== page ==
By Carol Preisler
My little man and I were on a quest to find the one and only Santa. The mall was crowded, just the way I liked it during the holidays. Not so much now.
My little man was 4 and so excited about the coming holiday. Santa, without a doubt, was his superhero.
I walked up to the line and pushed his stroller into place. A few folks stared, but that was not unusual. He cannot walk.
Everyone seemed very calm, thank goodness. I didn’t feel my usual apprehension about taking him into a crowd. It was all good and I remember feeling uplifted and happy.
When it was my little guy’s turn, I placed him on Santa’s lap, and moved aside. It was difficult for me to keep it together emotionally. What I do remember is standing in front of a huge glass storefront, willing myself not to cry. My little guy was being embraced by Santa, and I was falling apart.
All these many years later, I can go back to that time and feel the tenderness of the moment. Santa took his big gloved hand and cupped my boy’s face. He spoke to him as they gazed at one another for what seemed like an eternity. The connection was instant and intense. This gentle man had empathy spilling from his fingertips.
As an observer, I felt paralyzed in magic land. Time stood still and then I was holding my son once again.
We rode home in a haze of happiness, both chattering about how much fun we had. Even at his young age, my child expressed feeling something very special about his time with Santa.
It still remains one of the most memorable holiday events we have ever experienced.
We have talked often about that day. I think of that particular Santa during the holidays and wish he knew his impact. My son just turned 40 and still marvels at the feelings it evoked. It was enchanting and is forever our great Christmas story.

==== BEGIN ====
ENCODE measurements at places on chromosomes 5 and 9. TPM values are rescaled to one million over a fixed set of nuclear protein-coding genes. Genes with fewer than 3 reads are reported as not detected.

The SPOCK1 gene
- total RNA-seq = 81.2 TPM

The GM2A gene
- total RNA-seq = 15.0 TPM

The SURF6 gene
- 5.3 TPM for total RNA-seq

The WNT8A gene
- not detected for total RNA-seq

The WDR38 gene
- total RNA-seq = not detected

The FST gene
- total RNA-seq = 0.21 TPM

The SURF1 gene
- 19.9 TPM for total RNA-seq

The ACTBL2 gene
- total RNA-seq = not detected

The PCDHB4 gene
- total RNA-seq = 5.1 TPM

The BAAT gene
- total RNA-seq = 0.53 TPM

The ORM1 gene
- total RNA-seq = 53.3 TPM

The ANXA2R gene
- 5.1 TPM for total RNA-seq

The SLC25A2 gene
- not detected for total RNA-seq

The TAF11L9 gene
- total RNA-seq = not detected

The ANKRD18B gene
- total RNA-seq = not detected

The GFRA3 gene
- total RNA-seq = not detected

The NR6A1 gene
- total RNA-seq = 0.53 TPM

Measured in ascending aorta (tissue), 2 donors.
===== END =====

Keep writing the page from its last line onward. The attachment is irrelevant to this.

I have a nephew with a beautiful white beard and long hair. I have been pushing him to be a Santa. He thinks he is too thin. He has a handsome, magical face with twinkling eyes. I sent him a Santa outfit this summer.
I think being Santa would be amazing. Imagine all the little stories you would hear and treasure. My theory is that when you are doing something for children, your heart explodes. So, fingers crossed that my nephew gets up his courage. If so, can I be an elf?
Working in a school at Christmastime brought great joy. (Halloween was a close second.) Santa would arrive on the last day before winter break and jingle his way to every classroom. He would stay dressed in his warm, red suit all day long. I once asked if he would care to take a break in a locked room. Remove his heavy coat, perhaps? Santa replied that he needed to stay on task. Any discomfort was part of his gift. He did a beautiful job for many years.
One year in particular, a little girl spent that last day of school on the nurse’s cot. She was dressed up in her best red velvet dress and little white tights. Sometimes too many treats had unhappy endings. Sadly she missed the classroom visit.
I was able to locate Santa and asked if he could find time to go into the health office. I found a good viewing spot so that I could observe their meeting. The girl’s eyes lit up as Santa walked through the door just for her. Their magic moment was captured forever by her internal camera. I know that feeling.